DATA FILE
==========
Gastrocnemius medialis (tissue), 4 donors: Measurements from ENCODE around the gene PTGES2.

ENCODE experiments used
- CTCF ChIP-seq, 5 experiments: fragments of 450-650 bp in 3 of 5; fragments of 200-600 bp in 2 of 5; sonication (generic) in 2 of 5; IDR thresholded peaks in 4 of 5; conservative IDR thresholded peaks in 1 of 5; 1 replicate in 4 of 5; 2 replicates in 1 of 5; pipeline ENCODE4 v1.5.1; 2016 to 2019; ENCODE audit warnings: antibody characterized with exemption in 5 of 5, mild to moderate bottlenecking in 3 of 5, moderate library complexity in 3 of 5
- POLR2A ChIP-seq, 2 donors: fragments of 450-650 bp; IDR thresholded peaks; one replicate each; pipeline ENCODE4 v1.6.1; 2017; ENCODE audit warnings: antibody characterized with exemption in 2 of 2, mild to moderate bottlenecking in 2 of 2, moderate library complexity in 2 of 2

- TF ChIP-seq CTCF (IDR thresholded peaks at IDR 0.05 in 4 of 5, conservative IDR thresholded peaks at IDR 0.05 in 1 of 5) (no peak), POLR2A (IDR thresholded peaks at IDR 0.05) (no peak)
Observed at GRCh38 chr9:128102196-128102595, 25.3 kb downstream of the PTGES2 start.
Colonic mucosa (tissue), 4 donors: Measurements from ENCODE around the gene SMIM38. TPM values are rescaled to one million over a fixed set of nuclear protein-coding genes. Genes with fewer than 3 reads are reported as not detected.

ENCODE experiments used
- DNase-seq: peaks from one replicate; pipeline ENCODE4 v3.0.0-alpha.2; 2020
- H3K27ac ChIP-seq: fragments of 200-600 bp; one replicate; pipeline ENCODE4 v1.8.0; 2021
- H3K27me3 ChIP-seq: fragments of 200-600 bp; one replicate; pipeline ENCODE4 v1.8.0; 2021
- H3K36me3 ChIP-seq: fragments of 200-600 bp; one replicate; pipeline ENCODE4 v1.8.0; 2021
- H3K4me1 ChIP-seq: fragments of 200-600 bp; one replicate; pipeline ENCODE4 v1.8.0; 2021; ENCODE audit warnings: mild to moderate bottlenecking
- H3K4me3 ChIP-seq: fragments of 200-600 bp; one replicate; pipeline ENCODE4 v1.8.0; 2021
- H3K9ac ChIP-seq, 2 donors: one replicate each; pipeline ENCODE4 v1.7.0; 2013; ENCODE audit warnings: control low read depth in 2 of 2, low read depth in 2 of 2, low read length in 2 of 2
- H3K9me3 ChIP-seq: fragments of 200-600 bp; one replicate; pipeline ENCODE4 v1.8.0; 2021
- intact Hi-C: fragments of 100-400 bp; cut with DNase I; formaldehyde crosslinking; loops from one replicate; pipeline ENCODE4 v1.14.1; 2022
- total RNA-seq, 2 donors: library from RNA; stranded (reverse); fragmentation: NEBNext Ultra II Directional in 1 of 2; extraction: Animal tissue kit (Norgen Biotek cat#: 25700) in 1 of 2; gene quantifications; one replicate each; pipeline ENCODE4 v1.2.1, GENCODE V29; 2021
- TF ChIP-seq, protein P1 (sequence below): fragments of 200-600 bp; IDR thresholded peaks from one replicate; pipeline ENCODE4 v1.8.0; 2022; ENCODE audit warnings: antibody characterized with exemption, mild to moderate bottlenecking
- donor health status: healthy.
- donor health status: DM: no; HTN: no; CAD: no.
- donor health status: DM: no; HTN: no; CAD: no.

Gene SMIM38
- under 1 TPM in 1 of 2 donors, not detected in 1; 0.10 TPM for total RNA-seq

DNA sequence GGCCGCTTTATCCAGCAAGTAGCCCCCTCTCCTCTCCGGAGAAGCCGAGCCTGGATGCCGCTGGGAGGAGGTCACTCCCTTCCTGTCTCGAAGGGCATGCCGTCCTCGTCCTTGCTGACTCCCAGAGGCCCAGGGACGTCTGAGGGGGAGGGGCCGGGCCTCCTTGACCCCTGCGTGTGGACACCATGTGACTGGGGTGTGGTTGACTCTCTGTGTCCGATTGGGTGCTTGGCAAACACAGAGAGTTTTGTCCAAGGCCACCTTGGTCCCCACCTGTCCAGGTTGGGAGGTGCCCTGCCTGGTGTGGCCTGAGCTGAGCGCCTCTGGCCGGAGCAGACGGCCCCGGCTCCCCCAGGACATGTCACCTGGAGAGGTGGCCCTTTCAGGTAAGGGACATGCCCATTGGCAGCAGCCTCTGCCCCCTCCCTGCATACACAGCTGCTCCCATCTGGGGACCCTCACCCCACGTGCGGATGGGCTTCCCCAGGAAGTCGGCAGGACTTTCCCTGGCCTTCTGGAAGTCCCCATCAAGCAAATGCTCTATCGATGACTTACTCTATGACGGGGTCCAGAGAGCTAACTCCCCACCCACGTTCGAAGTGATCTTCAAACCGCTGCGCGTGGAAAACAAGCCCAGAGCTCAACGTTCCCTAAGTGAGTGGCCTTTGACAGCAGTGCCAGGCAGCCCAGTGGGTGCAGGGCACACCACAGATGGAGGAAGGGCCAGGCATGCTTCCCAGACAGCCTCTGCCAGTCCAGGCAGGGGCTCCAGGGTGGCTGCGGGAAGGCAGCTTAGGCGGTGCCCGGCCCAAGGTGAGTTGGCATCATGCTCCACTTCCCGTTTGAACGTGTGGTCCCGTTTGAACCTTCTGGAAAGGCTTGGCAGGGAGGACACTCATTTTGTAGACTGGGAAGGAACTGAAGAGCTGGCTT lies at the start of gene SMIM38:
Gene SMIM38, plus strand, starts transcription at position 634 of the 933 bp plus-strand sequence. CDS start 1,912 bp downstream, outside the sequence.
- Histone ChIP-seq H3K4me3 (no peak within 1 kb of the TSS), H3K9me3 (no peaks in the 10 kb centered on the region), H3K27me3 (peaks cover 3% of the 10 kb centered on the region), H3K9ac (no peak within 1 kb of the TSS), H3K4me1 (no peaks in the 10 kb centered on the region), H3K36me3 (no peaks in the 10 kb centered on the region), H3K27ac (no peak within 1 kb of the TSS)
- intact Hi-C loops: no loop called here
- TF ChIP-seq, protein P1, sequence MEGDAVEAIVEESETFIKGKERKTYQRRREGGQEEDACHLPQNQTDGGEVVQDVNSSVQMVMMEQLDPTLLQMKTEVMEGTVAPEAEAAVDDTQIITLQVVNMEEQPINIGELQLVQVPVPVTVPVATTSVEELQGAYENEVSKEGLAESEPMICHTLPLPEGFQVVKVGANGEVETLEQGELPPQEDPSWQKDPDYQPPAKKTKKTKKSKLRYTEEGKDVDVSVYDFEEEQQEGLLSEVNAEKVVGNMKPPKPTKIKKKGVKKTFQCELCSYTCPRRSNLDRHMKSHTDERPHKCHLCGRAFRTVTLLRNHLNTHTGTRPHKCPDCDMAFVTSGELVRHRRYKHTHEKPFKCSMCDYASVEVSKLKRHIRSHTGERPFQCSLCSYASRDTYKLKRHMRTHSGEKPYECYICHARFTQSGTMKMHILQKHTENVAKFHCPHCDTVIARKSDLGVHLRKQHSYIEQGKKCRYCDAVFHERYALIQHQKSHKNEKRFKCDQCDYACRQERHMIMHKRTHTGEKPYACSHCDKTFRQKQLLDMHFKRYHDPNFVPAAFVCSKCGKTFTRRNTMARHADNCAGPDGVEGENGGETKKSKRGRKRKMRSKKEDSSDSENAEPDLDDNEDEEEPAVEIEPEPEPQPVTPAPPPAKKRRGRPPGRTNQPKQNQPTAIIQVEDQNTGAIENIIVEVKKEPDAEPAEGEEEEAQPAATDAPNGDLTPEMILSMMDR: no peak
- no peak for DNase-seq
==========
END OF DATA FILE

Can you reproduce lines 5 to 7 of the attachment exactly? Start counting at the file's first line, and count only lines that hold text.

- TF ChIP-seq CTCF (IDR thresholded peaks at IDR 0.05 in 4 of 5, conservative IDR thresholded peaks at IDR 0.05 in 1 of 5) (no peak), POLR2A (IDR thresholded peaks at IDR 0.05) (no peak)
Observed at GRCh38 chr9:128102196-128102595, 25.3 kb downstream of the PTGES2 start.
Colonic mucosa (tissue), 4 donors: Measurements from ENCODE around the gene SMIM38. TPM values are rescaled to one million over a fixed set of nuclear protein-coding genes. Genes with fewer than 3 reads are reported as not detected.